Insole transplant revives running shoes

shoeinserts2

These 2-year-old shoes look like crap, but they feel almost like new again!

With just a few days left before our 90-mile run/walk, my sister and I had penciled a 10-mile training session into our increasingly busy schedules – only now it was pouring down rain with no letup in sight.

shoeinserts3But I really wanted to try out my latest shoe experiment:  seeing if I could rejuvenate some beaters by dropping in a new set of insoles (Dr. Scholl’s active series sports insoles, around $20). And in a way, the rain was perfect, because this way I wouldn’t be getting a nicer pair of shoes soaked.

I talked Traci into proceeding with our plan, pointing out that we might as well prepare for the possibility of rain next Saturday. Then I swapped out the Dr. Scholl’s with the worn, smelly insoles from  a 2-year-old pair of Saucony Kinvara 2s, said a little prayer directed at Fred, the patron saint of frugal runners – more on that in a minute – and headed out into the deluge.

Whenever I find myself exploring the possibilities of extending the life of running shoes, I’m invariably reminded of the late Fred Liechty, the thrifty Mennonite former president of the First Bank of Berne. He was one of my dad’s inspirations to take up running back in the ‘70s. According to Dad, there was a time when Fred would jog to work every day in his dress shoes. When they got worn, he’d patch the soles. It was a long time before Fred switched to running in sneakers, and even then he wouldn’t have chosen anything fancy.

This pic doesn't really do a very good job of illustrating the difference between the old and the new. The new insole is much thicker, with more of an arch. Because I have flat feet, I was afraid I wouldn't like them. But they felt awesome!

This pic doesn’t really do a very good job of illustrating the difference between the old and the new. The new insole is much thicker, with more of an arch. Because I have flat feet, I was afraid I wouldn’t like them. But they felt awesome!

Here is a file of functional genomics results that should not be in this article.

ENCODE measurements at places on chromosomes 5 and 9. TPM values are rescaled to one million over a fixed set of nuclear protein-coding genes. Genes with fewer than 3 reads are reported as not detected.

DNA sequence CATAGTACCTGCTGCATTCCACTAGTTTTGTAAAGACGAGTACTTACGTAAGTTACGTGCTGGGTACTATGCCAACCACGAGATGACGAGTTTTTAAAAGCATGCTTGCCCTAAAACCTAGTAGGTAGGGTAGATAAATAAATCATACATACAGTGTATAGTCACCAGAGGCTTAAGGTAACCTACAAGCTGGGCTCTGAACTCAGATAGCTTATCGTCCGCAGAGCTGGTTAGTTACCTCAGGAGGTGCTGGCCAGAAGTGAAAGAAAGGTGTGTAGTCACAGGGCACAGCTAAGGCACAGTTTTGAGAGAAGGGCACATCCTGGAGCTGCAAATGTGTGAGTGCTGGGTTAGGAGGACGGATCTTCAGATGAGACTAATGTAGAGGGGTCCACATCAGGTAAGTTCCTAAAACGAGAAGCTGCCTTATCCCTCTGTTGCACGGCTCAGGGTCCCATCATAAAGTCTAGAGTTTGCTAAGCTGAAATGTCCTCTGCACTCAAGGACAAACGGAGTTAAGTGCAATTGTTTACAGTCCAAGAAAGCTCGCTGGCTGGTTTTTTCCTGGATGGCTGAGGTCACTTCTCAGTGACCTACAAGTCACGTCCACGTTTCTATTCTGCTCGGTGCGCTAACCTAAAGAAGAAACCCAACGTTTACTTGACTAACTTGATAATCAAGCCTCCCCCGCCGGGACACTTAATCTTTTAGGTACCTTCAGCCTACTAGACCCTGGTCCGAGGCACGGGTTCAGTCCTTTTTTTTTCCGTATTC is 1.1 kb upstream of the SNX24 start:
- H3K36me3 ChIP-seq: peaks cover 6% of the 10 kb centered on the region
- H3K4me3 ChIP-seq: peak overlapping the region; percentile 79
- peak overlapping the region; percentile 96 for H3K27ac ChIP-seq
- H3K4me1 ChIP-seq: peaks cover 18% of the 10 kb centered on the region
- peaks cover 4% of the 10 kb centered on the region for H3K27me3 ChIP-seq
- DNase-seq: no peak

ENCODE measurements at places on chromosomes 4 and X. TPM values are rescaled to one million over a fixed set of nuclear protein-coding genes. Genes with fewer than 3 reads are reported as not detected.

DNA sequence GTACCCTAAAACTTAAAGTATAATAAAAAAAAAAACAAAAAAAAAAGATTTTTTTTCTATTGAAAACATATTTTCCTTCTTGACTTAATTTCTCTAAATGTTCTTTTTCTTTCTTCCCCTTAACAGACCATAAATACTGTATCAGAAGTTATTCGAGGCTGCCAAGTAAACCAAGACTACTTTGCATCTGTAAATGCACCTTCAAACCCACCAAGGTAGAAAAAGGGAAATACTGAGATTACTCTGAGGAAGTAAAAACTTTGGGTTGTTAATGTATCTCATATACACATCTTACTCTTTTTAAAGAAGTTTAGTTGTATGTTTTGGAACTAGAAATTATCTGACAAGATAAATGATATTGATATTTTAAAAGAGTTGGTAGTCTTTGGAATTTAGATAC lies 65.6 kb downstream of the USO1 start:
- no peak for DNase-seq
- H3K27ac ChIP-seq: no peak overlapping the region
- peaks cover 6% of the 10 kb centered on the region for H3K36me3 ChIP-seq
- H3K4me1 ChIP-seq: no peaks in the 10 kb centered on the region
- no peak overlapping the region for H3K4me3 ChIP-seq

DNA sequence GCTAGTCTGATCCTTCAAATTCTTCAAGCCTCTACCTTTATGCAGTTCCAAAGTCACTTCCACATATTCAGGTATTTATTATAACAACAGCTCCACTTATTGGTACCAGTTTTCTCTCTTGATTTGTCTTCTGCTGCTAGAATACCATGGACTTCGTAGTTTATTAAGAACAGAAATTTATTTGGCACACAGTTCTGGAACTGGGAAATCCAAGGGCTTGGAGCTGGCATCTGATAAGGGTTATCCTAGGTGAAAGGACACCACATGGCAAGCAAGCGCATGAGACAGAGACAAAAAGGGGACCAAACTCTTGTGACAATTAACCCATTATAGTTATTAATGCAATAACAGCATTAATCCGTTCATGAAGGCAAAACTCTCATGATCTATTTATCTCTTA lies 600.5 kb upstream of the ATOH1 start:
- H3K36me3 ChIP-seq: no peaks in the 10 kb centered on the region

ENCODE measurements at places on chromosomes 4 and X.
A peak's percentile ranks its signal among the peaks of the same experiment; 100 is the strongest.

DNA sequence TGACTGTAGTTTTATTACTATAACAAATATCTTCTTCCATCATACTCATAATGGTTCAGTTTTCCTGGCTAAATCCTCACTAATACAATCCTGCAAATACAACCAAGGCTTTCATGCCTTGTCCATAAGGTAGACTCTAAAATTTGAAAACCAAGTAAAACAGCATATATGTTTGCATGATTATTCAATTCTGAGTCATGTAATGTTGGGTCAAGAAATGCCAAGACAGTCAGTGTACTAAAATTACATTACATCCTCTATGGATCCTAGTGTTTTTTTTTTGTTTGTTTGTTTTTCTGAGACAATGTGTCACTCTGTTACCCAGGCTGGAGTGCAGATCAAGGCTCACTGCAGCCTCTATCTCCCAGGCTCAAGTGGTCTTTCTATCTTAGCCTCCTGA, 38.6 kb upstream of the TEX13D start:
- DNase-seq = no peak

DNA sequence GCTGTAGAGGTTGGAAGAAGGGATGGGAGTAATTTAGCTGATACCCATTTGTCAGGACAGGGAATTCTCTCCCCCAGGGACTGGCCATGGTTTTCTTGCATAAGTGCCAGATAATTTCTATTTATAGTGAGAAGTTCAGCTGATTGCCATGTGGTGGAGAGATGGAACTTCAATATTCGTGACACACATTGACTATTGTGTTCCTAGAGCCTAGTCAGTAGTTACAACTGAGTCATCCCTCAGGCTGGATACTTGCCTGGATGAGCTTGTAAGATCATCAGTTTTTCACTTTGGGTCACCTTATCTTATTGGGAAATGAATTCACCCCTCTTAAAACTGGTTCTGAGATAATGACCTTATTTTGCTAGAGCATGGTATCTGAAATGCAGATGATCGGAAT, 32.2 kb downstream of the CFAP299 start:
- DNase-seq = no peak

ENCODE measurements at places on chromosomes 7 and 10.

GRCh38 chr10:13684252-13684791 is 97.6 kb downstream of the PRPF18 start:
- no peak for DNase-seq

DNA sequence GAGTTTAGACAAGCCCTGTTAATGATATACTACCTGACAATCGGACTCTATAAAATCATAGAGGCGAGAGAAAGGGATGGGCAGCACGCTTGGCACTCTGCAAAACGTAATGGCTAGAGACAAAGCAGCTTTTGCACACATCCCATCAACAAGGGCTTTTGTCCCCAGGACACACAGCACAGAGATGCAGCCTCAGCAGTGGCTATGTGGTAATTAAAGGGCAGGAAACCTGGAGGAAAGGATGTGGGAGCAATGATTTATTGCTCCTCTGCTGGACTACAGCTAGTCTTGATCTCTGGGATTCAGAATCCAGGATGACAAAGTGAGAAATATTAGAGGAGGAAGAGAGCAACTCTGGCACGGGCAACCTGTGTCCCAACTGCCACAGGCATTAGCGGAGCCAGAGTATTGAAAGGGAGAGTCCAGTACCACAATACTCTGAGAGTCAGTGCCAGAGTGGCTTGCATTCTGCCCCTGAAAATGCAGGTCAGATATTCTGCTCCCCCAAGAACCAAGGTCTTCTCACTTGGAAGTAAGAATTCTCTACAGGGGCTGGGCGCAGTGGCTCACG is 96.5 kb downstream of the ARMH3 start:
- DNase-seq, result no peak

Much as I love funky looking running shoes — like those Newtons I picked up last weekend at a clearance sale — whenever I’m reminded of Fred, not to mention those poorly shod Indian runners in Christopher McDougall’s Born to Run, I can’t help thinking that pricey shoes are seriously overrated.

During this particular run, of course, I was mainly focused on the wind and the rain.

“Should we really go through with this?” I thought after a mile or so. Traci was all stony silence, an indication of what she thought of this superb idea of mine.

“What do you want to do?” I asked when we got to the end of the Greenway. It was time to decide whether to turn around and settle for a 4-miler, or keep going on our 10-mile route.

“We might as well keep going now,” Traci muttered. “We’re already soaked!”

The weather proved less of a distraction in the state park, where trees blocked most of the wind and a lot of the rain. I couldn’t believe how sproingy my shoes felt. They looked like crap, with several holes in the uppers, but they were still flexible enough to benefit from the extra shock absorption. My feet felt nimble and light.

“If I don’t look down,” I told Traci, once she began speaking to me again, “I almost feel like I’ve got new shoes on!”

For such crappy weather, it wound up being a pretty decent training session. We finished in 2 hours flat, a 12-minute per mile pace, which wasn’t bad when you consider we walked 4 of the 10 miles. (No splits this time, as it was too wet for Traci to handle the phone.)

For now, at least, I’d say I’m definitely going to add the beater Kinvaras to my shoe pool for the 90-miler, provided they’re equipped with the new inserts.

These soles could be in a lot worse shape  for having close to a thousand miles on them.

These soles could be in a lot worse shape for having close to a thousand miles on them.

Advertisements
This entry was posted in running, Uncategorized and tagged , , , , , . Bookmark the permalink.

Leave a Reply

Fill in your details below or click an icon to log in:

WordPress.com Logo

You are commenting using your WordPress.com account. Log Out / Change )

Twitter picture

You are commenting using your Twitter account. Log Out / Change )

Facebook photo

You are commenting using your Facebook account. Log Out / Change )

Google+ photo

You are commenting using your Google+ account. Log Out / Change )

Connecting to %s